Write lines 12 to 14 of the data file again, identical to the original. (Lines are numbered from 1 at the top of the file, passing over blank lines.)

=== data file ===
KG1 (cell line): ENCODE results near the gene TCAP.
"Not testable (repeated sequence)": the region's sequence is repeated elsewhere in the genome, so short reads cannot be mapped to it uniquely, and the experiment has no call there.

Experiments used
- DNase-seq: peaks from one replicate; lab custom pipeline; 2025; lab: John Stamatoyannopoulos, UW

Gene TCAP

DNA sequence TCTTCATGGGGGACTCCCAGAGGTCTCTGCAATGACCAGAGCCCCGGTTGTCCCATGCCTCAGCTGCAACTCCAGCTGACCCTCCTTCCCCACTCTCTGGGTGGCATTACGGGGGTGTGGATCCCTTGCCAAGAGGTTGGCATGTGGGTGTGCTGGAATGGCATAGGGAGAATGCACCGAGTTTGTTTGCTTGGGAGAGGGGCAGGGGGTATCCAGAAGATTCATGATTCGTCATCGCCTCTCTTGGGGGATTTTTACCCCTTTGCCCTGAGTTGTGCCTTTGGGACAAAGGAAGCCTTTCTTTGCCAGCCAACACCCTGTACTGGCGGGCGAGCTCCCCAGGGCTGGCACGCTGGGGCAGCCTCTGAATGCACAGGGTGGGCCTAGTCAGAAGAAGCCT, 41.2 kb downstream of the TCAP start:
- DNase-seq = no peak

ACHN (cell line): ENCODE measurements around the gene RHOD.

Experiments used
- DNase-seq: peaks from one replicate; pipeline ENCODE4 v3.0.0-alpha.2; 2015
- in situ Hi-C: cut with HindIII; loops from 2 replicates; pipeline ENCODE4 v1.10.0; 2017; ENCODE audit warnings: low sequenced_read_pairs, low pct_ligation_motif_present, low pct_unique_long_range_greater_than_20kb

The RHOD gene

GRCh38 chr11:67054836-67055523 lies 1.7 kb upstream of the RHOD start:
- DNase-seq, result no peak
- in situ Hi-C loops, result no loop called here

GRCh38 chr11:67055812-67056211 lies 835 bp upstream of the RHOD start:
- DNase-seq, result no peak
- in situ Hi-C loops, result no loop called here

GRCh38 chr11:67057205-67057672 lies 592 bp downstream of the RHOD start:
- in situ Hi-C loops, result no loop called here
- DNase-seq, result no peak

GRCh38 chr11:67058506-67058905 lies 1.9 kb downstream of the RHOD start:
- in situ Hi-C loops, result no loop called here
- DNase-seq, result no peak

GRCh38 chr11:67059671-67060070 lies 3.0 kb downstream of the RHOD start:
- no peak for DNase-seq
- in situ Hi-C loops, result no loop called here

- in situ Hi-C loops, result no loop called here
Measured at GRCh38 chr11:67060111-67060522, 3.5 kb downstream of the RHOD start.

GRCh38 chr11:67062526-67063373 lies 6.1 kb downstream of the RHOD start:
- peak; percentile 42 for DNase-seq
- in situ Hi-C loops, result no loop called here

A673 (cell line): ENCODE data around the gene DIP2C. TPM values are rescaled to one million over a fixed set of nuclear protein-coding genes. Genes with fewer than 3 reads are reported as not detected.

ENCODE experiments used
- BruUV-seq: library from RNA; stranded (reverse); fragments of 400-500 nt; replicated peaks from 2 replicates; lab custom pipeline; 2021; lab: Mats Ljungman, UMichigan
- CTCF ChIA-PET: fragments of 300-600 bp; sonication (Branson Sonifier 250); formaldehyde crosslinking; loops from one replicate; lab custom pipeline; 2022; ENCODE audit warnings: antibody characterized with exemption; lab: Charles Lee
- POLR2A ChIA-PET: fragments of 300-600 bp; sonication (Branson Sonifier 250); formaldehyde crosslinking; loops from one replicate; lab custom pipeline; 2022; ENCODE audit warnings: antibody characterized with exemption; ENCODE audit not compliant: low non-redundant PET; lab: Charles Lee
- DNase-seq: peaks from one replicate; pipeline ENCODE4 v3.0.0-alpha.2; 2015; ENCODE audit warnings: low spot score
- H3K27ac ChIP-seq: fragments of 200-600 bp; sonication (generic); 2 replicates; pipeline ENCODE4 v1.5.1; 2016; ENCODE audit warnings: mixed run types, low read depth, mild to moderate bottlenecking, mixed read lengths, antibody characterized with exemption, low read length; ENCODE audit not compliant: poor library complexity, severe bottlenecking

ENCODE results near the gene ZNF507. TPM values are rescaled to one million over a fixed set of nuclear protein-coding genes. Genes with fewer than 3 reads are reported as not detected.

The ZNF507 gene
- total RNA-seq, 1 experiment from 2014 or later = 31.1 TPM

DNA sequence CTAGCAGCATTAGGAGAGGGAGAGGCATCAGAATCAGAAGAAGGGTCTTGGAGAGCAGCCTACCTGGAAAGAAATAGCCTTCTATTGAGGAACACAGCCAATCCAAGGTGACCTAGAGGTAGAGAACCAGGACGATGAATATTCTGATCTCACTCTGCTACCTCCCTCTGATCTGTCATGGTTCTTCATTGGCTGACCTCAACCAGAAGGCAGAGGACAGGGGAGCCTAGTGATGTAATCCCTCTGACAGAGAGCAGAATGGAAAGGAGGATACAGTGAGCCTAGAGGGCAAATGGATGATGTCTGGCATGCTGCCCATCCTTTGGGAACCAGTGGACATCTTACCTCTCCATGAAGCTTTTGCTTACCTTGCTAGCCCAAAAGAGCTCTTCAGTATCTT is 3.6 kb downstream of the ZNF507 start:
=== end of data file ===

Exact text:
The RHOD gene

GRCh38 chr11:67054836-67055523 lies 1.7 kb upstream of the RHOD start:
- DNase-seq, result no peak